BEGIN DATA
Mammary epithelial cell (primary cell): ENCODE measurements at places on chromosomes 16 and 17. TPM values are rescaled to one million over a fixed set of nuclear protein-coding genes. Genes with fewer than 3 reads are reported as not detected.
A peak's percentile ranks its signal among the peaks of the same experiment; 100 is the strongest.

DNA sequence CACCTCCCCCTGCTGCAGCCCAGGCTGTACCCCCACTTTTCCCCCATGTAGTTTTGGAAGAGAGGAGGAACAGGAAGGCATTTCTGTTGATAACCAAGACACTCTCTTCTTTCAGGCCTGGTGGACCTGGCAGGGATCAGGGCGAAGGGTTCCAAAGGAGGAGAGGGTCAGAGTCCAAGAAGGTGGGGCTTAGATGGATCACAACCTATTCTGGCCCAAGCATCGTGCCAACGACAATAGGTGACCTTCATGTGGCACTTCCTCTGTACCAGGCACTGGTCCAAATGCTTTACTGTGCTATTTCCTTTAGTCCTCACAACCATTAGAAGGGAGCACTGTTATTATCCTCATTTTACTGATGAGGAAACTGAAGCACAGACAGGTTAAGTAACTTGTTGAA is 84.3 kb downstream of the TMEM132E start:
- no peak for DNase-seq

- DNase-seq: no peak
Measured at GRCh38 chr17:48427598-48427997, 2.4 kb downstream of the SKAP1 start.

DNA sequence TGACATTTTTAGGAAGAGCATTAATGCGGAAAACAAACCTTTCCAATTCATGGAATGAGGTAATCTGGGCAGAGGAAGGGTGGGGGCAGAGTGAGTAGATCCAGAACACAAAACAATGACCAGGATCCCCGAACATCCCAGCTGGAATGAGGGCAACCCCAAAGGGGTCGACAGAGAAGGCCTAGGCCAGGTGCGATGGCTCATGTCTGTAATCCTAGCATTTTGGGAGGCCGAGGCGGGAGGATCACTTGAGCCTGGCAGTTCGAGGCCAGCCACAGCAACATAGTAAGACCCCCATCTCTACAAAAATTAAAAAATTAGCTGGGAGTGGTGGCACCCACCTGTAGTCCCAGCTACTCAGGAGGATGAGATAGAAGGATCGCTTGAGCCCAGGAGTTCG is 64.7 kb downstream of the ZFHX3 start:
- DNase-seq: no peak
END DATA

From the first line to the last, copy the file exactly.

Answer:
Mammary epithelial cell (primary cell): ENCODE measurements at places on chromosomes 16 and 17. TPM values are rescaled to one million over a fixed set of nuclear protein-coding genes. Genes with fewer than 3 reads are reported as not detected.
A peak's percentile ranks its signal among the peaks of the same experiment; 100 is the strongest.

DNA sequence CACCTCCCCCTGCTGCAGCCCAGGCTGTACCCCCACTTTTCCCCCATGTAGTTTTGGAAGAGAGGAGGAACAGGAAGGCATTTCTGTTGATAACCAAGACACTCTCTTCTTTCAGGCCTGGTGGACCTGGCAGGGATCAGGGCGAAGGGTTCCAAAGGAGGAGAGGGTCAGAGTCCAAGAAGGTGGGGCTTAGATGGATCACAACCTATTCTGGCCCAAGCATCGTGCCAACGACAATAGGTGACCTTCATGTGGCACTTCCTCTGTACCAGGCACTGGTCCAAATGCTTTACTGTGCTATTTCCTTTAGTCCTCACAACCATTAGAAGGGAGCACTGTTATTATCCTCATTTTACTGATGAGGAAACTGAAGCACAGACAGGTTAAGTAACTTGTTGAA is 84.3 kb downstream of the TMEM132E start:
- no peak for DNase-seq

- DNase-seq: no peak
Measured at GRCh38 chr17:48427598-48427997, 2.4 kb downstream of the SKAP1 start.

DNA sequence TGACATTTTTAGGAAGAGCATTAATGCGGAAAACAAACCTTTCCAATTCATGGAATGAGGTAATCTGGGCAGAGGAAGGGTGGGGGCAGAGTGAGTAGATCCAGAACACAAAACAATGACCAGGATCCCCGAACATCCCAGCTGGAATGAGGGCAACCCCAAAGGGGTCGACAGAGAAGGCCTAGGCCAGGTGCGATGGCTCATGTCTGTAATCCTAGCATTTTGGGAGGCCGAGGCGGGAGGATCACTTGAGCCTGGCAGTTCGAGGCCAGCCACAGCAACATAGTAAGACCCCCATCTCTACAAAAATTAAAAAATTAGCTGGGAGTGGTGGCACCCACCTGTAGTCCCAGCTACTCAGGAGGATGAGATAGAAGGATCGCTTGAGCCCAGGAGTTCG is 64.7 kb downstream of the ZFHX3 start:
- DNase-seq: no peak